Author + information
- Leonardo De Luca, MD, PhD∗ ()
- Interventional Cardiology Unit, Division of Cardiology, San Giovanni Evangelista Hospital, Rome, Italy
- ↵∗Address for correspondence:
Dr. Leonardo De Luca, Interventional Cardiology Unit, Division of Cardiology, San Giovanni Evangelista Hospital, Via A. Parrozzani 3, Tivoli 00019 Rome, Italy.
Dual antiplatelet therapy (DAPT) is a pillar for the prevention of cardiovascular events following acute coronary syndromes and/or percutaneous coronary intervention (PCI) (1,2). Nevertheless, the optimal duration of DAPT is still debated. In the last decades several randomized trials have been conducted on this topic, demonstrating the beneficial effects of extending DAPT beyond the standard duration recommended by guidelines, in terms of stent- and non-stent-related recurrent ischemic events, counterbalanced by an increased risk of minor and major bleeding complications (1–3). Currently, to identify those patients who might benefit from a prolonged DAPT duration and those who might be exposed to an excessive risk of bleeding, clinicians are asked to balance the estimated hazard of ischemic and bleeding events based on a mindful evaluation of patient’s risk profile or using scores that include clinical and/or laboratory variables (1,2).
Recent evidences suggest that, beside well-established risk factors, clinicians also consider some PCI-related variables, such as the number of stents implanted, when a decision on DAPT duration is made (4). Indeed, patients who undergo complex PCI present by definition a higher stent-related thrombotic risk associated with the cumulative stent length, possible malapposition, incomplete lesion coverage, and delayed endothelization, even when new-generation drug-eluting stents are used (5). In this regard, emerging studies suggest that patients undergoing complex PCI procedures may benefit from a longer DAPT duration with a sequential clinical benefit as the number of complex angiographic features increases and with a magnitude similar to that of other well-established clinical risk factors (6,7).
In this issue of JACC: Cardiovascular Interventions, the clinical outcomes after left main bifurcation PCI using 1 or 2 new-generation drug-eluting stents and the impact of the duration of DAPT according to the treatment strategy have been investigated in a patient-level pooled analysis of 5 different multicenter observational studies conducted in Korea from 2008 to 2014 (8). The primary outcome of this analysis was the target lesion failure (TLF) and thrombotic adverse cardiovascular events (TACE; a composite of cardiac death, all-cause myocardial infarction, and definite or probable stent thrombosis) at 3 years (8). According to previous studies (9,10), rates of TLF and target lesion revascularization were higher in the 2-stent group, mainly driven by the more complex lesion profiles, whereas risks of TACE and its components were comparable between 2 groups. In the subgroup analysis, there was a significant interaction between DAPT interruption <1 year and the stenting strategy: the risk of TLF and TACE in the 2-stent group was significantly higher than the 1-stent group in those with premature DAPT discontinuation, whereas it was similar in the 2 groups in those receiving prolonged DAPT (8). The results were consistent also in the 1-year event-free landmark analysis performed as a sensitivity analysis. In addition, premature DAPT discontinuation was the only modifiable independent predictor of TLF in the 2-stent group, but it did not result as a predictor of TLF in the 1-stent group (8).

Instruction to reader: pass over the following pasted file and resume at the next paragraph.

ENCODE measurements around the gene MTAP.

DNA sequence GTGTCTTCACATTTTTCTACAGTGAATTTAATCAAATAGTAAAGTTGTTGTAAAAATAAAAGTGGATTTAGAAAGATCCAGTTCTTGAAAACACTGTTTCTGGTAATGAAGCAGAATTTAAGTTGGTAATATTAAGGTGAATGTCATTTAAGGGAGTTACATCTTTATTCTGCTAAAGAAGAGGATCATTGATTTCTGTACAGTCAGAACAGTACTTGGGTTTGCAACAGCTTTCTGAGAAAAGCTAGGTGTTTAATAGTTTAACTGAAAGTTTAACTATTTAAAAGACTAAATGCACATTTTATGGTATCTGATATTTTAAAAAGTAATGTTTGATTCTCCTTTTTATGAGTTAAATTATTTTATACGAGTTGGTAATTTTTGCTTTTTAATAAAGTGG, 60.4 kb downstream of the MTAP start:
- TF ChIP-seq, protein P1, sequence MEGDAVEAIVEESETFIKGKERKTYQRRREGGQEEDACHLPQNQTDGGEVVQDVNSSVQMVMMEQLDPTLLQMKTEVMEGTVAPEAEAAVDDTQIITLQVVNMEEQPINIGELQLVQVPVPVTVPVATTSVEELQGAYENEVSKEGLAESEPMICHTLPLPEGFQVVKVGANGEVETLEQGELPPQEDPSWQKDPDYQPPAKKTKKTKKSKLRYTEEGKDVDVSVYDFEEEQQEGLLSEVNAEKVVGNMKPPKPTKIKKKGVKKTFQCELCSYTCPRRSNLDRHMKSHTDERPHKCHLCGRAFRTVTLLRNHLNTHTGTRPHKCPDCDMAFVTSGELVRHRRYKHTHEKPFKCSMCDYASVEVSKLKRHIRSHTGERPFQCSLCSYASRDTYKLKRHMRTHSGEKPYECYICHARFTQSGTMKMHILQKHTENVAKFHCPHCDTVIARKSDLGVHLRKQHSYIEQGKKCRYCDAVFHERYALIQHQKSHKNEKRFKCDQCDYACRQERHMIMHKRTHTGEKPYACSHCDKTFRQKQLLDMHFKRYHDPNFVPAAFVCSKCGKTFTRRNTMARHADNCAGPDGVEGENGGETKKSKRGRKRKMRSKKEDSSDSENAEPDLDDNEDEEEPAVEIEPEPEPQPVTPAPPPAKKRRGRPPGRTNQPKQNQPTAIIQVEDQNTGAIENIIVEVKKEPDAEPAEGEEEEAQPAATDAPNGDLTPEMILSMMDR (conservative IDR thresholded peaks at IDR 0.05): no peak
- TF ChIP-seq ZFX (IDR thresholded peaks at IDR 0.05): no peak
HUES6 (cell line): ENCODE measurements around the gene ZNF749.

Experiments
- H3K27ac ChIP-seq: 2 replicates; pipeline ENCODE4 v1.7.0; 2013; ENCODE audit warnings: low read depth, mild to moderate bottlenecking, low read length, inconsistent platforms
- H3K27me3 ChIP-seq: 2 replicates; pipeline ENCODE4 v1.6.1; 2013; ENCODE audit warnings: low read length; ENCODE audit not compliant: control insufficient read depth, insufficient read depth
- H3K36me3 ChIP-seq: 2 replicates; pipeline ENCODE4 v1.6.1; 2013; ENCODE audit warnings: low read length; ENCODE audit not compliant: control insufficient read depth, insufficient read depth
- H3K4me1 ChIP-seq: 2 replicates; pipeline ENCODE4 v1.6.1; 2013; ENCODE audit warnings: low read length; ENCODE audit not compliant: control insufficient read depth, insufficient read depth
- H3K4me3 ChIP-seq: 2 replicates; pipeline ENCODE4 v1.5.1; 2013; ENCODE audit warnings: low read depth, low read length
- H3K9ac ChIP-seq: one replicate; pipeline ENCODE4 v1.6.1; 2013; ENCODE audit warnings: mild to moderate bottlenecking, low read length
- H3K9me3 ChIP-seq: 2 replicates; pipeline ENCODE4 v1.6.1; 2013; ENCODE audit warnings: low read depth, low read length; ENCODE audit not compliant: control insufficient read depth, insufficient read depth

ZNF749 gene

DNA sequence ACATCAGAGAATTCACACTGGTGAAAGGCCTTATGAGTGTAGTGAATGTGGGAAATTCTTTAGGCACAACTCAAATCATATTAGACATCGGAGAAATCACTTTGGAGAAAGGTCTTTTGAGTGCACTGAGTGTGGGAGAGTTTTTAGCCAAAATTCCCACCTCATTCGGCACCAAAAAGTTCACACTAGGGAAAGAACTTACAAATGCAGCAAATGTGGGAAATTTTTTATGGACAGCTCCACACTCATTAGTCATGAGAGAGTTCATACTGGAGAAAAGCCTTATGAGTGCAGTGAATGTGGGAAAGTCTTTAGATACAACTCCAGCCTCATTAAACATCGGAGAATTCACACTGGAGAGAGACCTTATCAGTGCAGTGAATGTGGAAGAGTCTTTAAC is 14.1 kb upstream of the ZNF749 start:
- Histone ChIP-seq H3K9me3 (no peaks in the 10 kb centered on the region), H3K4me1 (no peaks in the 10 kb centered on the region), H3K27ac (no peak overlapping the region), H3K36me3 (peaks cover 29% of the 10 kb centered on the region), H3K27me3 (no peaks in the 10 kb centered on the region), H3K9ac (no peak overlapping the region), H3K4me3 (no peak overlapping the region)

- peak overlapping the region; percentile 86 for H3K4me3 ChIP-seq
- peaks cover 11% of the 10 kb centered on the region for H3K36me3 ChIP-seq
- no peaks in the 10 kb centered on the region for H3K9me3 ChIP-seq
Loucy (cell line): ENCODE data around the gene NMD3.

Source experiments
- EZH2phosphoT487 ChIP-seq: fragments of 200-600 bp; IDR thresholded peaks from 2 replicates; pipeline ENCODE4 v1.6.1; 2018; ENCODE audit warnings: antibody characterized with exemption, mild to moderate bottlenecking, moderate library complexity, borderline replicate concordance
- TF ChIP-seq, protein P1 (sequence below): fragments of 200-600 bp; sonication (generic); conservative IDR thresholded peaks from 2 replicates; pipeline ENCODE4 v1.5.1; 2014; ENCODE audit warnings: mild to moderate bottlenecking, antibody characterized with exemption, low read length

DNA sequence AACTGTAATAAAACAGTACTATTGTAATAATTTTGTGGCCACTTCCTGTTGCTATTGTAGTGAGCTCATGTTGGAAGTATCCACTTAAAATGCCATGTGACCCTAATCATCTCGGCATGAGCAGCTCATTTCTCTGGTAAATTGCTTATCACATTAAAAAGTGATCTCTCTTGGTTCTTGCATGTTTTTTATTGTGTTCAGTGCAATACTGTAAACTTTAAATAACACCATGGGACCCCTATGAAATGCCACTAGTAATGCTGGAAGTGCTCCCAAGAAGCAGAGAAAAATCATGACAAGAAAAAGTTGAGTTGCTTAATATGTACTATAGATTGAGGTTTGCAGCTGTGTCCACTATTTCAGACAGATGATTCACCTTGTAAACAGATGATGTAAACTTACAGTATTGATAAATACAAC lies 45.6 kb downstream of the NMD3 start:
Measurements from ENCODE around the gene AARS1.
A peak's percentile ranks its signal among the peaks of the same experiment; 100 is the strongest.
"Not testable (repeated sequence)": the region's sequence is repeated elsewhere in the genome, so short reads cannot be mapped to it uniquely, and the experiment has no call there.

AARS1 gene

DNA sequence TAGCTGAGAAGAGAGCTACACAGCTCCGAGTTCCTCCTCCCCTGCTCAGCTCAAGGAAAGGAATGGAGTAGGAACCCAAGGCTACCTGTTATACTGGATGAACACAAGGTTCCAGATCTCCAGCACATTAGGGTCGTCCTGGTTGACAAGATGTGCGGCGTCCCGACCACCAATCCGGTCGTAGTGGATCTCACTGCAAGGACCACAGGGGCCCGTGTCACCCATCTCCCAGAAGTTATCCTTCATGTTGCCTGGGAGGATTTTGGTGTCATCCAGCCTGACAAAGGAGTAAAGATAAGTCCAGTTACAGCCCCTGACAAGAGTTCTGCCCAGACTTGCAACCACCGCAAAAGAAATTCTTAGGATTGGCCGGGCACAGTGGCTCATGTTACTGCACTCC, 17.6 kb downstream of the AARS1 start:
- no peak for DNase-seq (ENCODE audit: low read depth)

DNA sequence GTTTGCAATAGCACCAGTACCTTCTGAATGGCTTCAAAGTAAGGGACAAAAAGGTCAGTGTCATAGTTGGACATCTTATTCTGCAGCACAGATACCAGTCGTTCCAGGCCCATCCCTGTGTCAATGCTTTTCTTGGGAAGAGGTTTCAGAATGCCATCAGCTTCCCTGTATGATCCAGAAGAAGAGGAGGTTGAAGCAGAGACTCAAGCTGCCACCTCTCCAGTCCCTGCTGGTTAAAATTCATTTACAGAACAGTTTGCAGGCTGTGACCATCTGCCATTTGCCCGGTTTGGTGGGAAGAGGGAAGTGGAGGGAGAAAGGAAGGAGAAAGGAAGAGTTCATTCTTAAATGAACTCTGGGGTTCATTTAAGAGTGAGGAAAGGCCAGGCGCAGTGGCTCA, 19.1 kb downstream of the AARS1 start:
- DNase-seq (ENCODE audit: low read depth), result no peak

Although original in exploring the impact of DAPT duration in a relatively homogeneous population, the study presents a few limitations. First, because it was an observational analysis, an assessment based on the intention-to-treat for the DAPT duration was not allowed; moreover, details on the reasons for DAPT interruption or maintenance have not been fully collected. Consequently, a premature discontinuation can be simply a marker of the high event rate observed among patients treated with 2 stents on the left main. Indeed, patients who undergo complex PCI procedures may have a more extensive and severe coronary artery disease with an increased likelihood of incomplete myocardial revascularization, plaque progression or instability, and a higher prevalence of comorbidities. Second, all patients enrolled in the present analysis were treated with clopidogrel and data on drug resistance and platelet function were not systematically collected. Therefore, it is reasonable to postulate that with the use of novel P2Y12 inhibitors the benefits in terms of TACE could have been higher as the rate of major bleeding events.
In conclusion, the present study adds further evidence on the possible role of PCI complexity as ischemic risk factor for the optimization of DAPT and provides clues for future, larger, randomized clinical studies. Meanwhile, PCI variables seem to be another piece of the complex puzzle (Figure 1) that clinicians need to solve to maximize ischemic protection and minimize bleeding risks in each patient eligible for DAPT prolongation.
↵∗ Editorials published in JACC: Cardiovascular Interventions reflect the views of the authors and do not necessarily represent the views of JACC: Cardiovascular Interventions or the American College of Cardiology.
Dr. De Luca has received honoraria from Aspen, AstraZeneca, Bayer, Boehringer Ingelheim, Chiesi, Daiichi-Sankyo, Menarini, and Pfizer/Bristol-Myers Squibb.
- 2018 American College of Cardiology Foundation
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- for the ESC Scientific Document Group,
- ESC Committee for Practice Guidelines (CPG),
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- for the EYESHOT Post-MI Investigators
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